It's been at least a couple years since I've posted anything on here, and much longer than that since when I was active. Ten years ago I first came here all in turmoil over my disillusionment of my beliefs. I've been through lots of ups and downs since then. My leaving the "truth" was very difficult for my wife. Over the years, she has become less active, but still believes in it. I made a decision to not try to break her faith because I believed that that was part of respecting her and compromising. I wanted to help make up for the fact that I was the one who changed, not her. She had a couple of emotional affairs and that also brought us a lot of pain, although I never doubted that she loved me--at least not until that one time when we were arguing and I asked her and she said she thought she did love me but didn't know if she felt it anymore. That was five years ago, and she was pregnant with our first child at the time.
Since then, things have generally been better between us, and I do trust her. Mostly, we have been incredibly busy raising our children (we had a second last year), and like all parents, it's been hard to give each other as much attention as before. I am not very open with her, "emotionally unavailable," and generally just not that interested in our relationship and bored. I don't know if it's the kids that took it away from us, or the continued underlying tension of my non-believing status. We have always had a mismatch of needs in the bedroom, and although we do enjoy each others' company, I have grown more and more impatient and intolerant of her and she of me.
In the past year I have made a lot of life improvements, most notably accepting a great new job in a new town (a place where we lived before while we were both going to school), taking up running in earnest, losing over 20 pounds (experiencing the unbridled joy of not having any clothes that are small enough), and finally going on anti-depressants after struggling with depression for as long as I can remember. The drugs are definitely not a panacea for the dark places in my mind, but life is better without them.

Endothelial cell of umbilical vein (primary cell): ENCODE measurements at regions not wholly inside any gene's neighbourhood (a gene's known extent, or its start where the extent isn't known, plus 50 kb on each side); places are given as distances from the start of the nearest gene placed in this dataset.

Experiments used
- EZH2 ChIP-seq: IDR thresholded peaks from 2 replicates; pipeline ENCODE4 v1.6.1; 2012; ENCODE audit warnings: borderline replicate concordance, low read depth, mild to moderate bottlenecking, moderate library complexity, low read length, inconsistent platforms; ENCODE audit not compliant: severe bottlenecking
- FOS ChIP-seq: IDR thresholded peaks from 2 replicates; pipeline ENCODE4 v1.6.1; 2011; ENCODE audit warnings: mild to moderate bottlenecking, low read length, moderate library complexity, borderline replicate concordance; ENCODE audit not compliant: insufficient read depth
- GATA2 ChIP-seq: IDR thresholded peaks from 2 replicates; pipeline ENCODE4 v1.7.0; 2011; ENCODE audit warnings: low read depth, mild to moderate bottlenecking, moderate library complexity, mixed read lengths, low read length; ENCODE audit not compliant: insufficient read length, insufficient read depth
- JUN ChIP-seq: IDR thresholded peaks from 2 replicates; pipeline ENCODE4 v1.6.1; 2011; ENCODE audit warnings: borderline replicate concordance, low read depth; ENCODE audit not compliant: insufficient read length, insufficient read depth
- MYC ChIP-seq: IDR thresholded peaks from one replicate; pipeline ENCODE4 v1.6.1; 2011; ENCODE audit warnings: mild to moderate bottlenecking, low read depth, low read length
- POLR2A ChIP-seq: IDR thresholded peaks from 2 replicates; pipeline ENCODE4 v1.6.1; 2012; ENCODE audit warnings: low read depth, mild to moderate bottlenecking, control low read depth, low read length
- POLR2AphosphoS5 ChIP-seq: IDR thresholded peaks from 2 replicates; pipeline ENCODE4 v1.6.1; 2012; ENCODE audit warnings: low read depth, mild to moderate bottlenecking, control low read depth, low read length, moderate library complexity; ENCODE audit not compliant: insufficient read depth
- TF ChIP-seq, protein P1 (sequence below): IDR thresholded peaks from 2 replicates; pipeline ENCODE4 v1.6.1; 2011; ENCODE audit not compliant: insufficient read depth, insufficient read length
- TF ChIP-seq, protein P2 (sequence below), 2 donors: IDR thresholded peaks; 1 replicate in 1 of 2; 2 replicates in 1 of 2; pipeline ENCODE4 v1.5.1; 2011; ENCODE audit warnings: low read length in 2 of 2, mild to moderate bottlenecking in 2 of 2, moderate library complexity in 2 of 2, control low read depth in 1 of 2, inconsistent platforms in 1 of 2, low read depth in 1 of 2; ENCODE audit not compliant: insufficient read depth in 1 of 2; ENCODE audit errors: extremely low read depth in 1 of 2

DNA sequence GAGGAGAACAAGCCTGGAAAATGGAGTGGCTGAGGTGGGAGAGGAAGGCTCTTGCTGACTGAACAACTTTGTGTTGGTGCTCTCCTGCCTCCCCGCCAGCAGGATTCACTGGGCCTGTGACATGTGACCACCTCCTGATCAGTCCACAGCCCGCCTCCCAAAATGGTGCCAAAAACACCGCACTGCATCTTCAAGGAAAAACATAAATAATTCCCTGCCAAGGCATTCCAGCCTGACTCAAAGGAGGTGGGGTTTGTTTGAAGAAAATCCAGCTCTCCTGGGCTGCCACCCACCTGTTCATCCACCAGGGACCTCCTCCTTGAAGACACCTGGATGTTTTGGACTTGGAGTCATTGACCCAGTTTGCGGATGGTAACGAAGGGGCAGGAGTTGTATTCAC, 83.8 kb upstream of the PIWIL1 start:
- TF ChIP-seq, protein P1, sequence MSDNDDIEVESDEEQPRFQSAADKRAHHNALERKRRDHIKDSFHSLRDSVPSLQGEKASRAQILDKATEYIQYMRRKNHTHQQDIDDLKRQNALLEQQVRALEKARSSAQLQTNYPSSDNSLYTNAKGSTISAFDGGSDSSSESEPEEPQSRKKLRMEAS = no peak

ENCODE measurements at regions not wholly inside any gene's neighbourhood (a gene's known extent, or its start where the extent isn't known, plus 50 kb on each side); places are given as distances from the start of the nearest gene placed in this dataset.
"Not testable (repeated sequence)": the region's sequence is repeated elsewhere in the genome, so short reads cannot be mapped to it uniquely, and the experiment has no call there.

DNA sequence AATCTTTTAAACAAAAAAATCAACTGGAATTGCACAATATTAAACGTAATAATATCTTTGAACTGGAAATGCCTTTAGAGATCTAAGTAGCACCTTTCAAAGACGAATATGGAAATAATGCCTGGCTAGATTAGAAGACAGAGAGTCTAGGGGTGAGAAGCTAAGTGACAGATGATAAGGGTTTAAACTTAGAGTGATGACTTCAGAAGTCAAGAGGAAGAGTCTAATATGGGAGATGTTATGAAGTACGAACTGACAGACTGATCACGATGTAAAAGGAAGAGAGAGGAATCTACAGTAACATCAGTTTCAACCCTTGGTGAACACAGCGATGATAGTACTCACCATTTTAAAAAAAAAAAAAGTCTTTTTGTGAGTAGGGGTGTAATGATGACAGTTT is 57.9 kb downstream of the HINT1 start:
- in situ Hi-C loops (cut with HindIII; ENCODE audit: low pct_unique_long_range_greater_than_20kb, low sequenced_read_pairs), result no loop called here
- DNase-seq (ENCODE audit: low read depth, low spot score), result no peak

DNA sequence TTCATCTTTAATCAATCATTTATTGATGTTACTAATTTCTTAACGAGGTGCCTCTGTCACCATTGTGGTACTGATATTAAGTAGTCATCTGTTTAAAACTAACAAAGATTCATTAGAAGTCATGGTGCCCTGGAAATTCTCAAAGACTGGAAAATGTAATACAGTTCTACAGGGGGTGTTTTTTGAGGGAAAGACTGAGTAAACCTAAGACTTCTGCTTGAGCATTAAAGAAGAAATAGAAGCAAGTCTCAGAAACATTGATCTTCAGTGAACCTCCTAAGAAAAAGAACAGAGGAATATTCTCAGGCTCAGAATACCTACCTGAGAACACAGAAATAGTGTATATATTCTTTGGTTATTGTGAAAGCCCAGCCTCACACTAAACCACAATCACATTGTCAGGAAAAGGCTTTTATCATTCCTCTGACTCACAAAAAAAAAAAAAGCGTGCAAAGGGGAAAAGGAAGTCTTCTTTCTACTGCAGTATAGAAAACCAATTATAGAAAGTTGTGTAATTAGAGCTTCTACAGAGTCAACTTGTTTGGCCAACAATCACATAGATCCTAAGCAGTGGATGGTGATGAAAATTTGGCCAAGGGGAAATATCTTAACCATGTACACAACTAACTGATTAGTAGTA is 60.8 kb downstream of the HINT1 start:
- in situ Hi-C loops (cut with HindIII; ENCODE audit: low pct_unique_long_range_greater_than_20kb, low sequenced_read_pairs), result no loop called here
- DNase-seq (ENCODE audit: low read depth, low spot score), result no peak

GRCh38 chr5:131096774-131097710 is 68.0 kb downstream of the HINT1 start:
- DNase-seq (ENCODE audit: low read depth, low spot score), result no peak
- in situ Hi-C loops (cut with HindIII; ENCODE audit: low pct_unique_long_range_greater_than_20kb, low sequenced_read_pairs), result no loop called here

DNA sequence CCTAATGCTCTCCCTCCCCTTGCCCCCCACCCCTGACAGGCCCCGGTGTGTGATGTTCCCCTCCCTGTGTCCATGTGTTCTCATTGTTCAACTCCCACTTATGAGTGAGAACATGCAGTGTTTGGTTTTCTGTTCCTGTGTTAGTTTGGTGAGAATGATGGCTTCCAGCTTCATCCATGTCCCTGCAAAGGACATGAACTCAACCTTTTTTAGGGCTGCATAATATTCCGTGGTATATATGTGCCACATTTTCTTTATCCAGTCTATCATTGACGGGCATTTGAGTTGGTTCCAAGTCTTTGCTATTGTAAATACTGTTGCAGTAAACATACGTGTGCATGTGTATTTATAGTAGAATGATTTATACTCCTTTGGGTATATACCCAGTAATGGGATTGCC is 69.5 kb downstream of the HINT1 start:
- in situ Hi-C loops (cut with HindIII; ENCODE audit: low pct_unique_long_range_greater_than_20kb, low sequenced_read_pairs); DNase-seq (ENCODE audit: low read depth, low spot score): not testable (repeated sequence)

The biggest life decision we have made since me leaving the "truth" was in having kids. I thought we had reached an understanding; that she knew I would never be a JW again, and that I wouldn't mind if she taught our kids about Jehovah and what's right and wrong in the eyes of the Watchtower. I had confidence that eventually, our kids would make their own decision about whether to believe of not. What I didn't realize was that kids will believe nearly everything you tell them. So until they are old enough to have their own crisis of faith and disillusionment, they will believe in Jehovah, that celebrating Christmas is bad, etc. I like Christmas and the holidays. This last Thanksgiving, I asked my wife to come with me to an extended family gathering with a huge Thanksgiving spread. It was a lovely experience, and I think she enjoyed it, too. But that was just Thanksgiving. I doubt she would have gone along with it if it was a less innocuous holiday. The main reason why she went along with it, however, was because I had previously opened up to her, after a series of tense arguments and sleepless nights, that the reason why I was so emotionally distant was that maybe I was feeling bored, uninterested, and that maybe I was having trouble feeling in love. This after she would plead with me to tell her what was on my mind, hugging me and asking me if I still loved her and whether I wasn't bored with her, over and over again through the years. In those moments of course I told her I loved her, but each time I felt it a little less and less. There was a time when I yearned to feel close to her and she always felt out of my reach. Now, I no longer have that yearning.